It was 7 am and Staci and I were stuck in a bleak train terminal in a place called Brindisi, which I’m now certain is Italian for “you don’t want to be here.”
We didn’t plan to get off the train in Brindisi. That was determined by the other four passengers in our six-passenger train cabin out of Venice. Three of them smoked the entire train ride. That was too bad because none of them were seated by the window, so all the smoke had to first be filtered through my lungs.
I was bummed about the seven packs of Lucky I didn’t plan on smoking, but I was even less thrilled by the fourth stranger in the cabin: Signore Spitter.
Signore Spitter was an older Italian man who spit every ten minutes.
The good news about Signore Spitter was that unlike the smokers, he did have a window seat he could utilize for his unpleasant habit. The bad news was that he didn’t utilize it.
A travel tip: A long train ride is made longer when the man next to you is spitting on your shoes.
So when the train suddenly stopped at a town called Brindisi, we fled. That might seem rash, but it was an improvement over Staci’s plan, which was to jump off the train while it was moving.
In fact, I’m not even sure Brindisi was a scheduled stop. I’m fairly certain Staci pulled the emergency cord that hung above the train window.
Alone with our suitcases in an empty train station, we opened our guide book.
It said Brindisi had a ship terminal and was “the jumping off point” for many tourists traveling from Italy to Greece. The phrase was appropriate because at that point in our Italian adventure Staci was willing to jump off the dock and swim for it.
We walked to the ship terminal, lugging our heavy suitcases the whole way. Staci was sweating like I’d never seen her sweat before, in the clothes she had been in since the day before in Venice.
Romantic honeymoons did not get any better than this.
When we got to the port, it was empty. Not a soul in sight. Like a bomb had dropped on Brindisi. That would have been okay if it had landed on Signore Spitter and the three smokers, but not even they were dumb enough to get off the train in Brindisi.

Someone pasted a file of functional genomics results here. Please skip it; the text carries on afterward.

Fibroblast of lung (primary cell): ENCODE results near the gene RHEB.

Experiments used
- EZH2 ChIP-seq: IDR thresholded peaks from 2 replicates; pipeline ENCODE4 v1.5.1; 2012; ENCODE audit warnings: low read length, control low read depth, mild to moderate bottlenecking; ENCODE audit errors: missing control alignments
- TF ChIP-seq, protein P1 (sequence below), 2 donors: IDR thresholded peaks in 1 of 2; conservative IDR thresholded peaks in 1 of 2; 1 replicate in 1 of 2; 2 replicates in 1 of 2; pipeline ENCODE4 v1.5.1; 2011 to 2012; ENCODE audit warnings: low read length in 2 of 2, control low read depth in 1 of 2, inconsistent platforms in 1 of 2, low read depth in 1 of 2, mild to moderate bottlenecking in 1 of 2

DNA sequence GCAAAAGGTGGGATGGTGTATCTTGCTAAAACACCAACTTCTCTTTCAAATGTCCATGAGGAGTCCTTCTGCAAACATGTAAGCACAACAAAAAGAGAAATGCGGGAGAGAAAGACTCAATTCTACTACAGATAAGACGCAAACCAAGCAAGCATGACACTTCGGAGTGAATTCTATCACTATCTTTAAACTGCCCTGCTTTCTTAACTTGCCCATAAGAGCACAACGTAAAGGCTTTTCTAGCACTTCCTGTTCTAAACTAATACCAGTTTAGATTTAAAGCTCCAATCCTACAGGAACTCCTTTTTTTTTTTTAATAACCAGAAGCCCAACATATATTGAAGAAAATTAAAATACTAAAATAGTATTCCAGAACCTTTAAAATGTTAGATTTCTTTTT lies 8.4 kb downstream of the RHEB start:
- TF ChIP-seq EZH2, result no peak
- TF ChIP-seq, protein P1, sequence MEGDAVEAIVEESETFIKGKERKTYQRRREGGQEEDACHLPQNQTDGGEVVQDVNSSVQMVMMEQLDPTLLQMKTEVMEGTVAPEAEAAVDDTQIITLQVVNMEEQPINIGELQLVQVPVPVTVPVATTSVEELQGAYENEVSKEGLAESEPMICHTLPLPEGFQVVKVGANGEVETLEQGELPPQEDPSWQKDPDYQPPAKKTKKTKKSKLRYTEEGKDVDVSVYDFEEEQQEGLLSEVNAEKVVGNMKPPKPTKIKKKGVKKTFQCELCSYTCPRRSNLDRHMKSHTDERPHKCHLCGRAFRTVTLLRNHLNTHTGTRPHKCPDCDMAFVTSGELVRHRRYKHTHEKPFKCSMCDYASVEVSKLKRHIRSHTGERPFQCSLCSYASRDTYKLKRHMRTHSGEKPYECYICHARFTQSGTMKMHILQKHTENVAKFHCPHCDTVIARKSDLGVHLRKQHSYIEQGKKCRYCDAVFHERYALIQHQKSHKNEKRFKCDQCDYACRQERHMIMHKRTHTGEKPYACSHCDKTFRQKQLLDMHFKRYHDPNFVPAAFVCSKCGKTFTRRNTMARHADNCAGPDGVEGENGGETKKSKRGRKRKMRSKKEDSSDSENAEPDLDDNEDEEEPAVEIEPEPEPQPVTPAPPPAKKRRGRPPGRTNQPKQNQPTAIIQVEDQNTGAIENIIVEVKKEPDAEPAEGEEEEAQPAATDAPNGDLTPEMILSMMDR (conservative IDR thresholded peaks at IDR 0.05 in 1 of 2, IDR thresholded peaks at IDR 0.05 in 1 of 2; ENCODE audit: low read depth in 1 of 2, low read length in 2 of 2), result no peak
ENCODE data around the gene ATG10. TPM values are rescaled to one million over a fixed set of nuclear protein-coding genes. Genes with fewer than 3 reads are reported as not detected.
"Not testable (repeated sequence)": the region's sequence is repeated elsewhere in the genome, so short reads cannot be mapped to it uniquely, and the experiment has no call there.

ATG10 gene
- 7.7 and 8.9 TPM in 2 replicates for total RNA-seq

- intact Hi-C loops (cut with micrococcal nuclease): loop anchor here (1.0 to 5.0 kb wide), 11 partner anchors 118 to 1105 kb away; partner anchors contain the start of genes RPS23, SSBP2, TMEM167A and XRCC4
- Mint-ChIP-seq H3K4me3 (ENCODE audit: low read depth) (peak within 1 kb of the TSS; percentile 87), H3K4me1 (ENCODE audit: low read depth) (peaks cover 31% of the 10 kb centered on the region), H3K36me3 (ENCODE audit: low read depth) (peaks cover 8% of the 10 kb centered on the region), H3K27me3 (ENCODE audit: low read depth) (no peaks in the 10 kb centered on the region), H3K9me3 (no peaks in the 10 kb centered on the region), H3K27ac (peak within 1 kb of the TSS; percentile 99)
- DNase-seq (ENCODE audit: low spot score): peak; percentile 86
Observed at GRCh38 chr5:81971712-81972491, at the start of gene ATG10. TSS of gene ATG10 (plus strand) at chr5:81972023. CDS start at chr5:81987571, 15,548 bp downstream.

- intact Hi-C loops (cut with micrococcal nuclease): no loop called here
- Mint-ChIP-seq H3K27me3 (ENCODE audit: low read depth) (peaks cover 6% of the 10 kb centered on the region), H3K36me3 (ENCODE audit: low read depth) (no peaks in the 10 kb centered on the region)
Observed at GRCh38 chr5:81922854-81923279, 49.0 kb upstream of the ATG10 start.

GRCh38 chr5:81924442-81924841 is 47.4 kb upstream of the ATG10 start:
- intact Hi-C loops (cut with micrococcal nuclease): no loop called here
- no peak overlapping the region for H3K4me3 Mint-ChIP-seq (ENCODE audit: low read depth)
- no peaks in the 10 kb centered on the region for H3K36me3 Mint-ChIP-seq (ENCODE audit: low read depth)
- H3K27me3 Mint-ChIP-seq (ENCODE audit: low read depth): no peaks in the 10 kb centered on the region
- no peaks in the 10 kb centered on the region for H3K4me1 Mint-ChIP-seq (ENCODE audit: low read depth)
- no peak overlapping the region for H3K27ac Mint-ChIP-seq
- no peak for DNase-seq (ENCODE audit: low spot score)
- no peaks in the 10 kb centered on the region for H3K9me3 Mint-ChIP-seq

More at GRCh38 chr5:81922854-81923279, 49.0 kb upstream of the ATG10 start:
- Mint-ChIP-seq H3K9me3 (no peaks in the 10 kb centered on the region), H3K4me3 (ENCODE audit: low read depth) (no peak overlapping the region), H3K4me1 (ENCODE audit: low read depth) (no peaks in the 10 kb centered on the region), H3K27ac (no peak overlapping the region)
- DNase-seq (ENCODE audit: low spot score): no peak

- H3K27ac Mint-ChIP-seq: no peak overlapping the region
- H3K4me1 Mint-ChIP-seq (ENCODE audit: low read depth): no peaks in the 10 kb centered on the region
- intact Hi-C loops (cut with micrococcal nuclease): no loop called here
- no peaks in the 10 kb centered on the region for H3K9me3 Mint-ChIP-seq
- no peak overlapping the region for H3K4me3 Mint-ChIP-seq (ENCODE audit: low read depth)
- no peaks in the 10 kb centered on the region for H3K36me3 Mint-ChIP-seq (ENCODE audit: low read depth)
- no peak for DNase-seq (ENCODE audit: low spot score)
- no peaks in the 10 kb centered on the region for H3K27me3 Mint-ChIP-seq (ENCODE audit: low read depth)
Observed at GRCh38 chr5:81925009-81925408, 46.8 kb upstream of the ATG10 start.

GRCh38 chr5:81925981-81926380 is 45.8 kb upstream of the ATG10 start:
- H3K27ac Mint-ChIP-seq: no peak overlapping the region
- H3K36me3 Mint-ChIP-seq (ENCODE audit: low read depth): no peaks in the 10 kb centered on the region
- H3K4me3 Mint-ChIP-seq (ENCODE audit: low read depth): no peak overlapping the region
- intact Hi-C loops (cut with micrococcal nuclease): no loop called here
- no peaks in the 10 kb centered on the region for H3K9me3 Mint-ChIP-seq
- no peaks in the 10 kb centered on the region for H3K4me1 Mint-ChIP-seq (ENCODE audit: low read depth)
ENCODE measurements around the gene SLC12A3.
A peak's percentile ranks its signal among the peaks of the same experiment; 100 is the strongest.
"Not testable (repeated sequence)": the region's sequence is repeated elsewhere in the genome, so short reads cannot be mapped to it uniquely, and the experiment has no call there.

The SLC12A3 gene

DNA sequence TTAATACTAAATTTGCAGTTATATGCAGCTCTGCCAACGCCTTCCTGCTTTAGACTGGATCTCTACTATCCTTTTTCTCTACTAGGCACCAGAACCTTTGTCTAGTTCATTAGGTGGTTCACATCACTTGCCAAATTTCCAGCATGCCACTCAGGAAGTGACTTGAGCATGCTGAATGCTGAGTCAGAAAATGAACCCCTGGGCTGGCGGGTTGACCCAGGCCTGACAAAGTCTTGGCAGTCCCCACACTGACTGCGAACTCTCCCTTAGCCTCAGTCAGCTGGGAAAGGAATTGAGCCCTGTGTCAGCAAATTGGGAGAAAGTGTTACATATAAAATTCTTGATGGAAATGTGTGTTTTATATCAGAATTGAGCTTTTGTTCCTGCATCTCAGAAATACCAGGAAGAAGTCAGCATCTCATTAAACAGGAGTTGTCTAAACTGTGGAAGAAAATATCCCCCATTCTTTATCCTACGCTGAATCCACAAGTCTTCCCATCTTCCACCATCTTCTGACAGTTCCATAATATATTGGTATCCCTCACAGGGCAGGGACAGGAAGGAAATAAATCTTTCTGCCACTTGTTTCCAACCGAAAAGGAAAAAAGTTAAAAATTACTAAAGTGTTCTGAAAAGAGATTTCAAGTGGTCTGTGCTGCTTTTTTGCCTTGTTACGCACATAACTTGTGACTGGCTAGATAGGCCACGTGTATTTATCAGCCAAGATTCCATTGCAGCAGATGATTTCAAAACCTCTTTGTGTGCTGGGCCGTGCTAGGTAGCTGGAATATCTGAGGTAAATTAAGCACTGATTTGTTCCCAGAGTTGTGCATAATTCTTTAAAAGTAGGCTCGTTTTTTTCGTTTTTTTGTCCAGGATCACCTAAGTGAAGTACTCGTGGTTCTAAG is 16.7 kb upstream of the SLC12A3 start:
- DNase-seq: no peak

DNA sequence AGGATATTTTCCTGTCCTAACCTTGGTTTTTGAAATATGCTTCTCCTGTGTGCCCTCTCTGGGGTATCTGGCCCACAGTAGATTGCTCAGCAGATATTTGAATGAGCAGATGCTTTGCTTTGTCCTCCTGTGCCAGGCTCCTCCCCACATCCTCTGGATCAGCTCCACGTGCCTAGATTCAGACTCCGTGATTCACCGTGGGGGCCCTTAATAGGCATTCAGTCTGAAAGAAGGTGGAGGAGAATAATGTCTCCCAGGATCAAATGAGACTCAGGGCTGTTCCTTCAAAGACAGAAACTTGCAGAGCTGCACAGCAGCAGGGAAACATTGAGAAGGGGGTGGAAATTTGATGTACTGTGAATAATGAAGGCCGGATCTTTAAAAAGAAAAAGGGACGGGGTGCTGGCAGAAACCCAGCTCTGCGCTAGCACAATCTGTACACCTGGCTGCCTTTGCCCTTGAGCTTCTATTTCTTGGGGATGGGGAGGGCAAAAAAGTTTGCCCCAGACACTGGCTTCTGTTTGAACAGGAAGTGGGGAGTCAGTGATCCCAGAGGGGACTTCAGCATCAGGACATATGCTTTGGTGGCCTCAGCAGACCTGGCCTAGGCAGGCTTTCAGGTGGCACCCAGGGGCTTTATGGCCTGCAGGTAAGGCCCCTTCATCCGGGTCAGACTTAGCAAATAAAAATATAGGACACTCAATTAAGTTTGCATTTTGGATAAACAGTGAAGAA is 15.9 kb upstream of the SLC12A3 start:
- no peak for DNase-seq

The schedule of boat departures indicated that the first ship out of Brindisi was not until 7:00 pm at night, which meant we had twelve hours to kill.
That was more than enough time for Staci, who estimated she’d need just three to kill me and dump the body in the Adriatic.
Now let me just say here that twelve hours is a lot of time to waste even when you’re at home with a television and a refrigerator. It’s even longer when you’re sitting on two uncomfortable suitcases in a post-apocalyptic ship terminal and your wife is homicidal.
The guidebook also said that Brindisi held the remains of St. Nicholas, or as we call him here, “Santa Claus.” It seemed fitting that a place like this would bury Santa Claus.
Five hours into our twelve-hour wait, a boat arrived. It was leaving for Greece. It was not on the terminal’s schedule.
That’s when Staci and I learned about Italian schedules. They’re not actually schedules. They’re more accurately termed, “Whimsical Suggestions We May or May Not Follow Through On.”
But the boat was here. And it was leaving Italy.
So we got on it. And learned it was going to some place in Greece called Igoumenitsa.
Igoumenitsa was a destination so popular that this large ship held at least three other passengers and a dog.
But the boat had beer. So we bought six. And sat down to drink them.
Then the dog bit Staci.
This, my friends, was a honeymoon.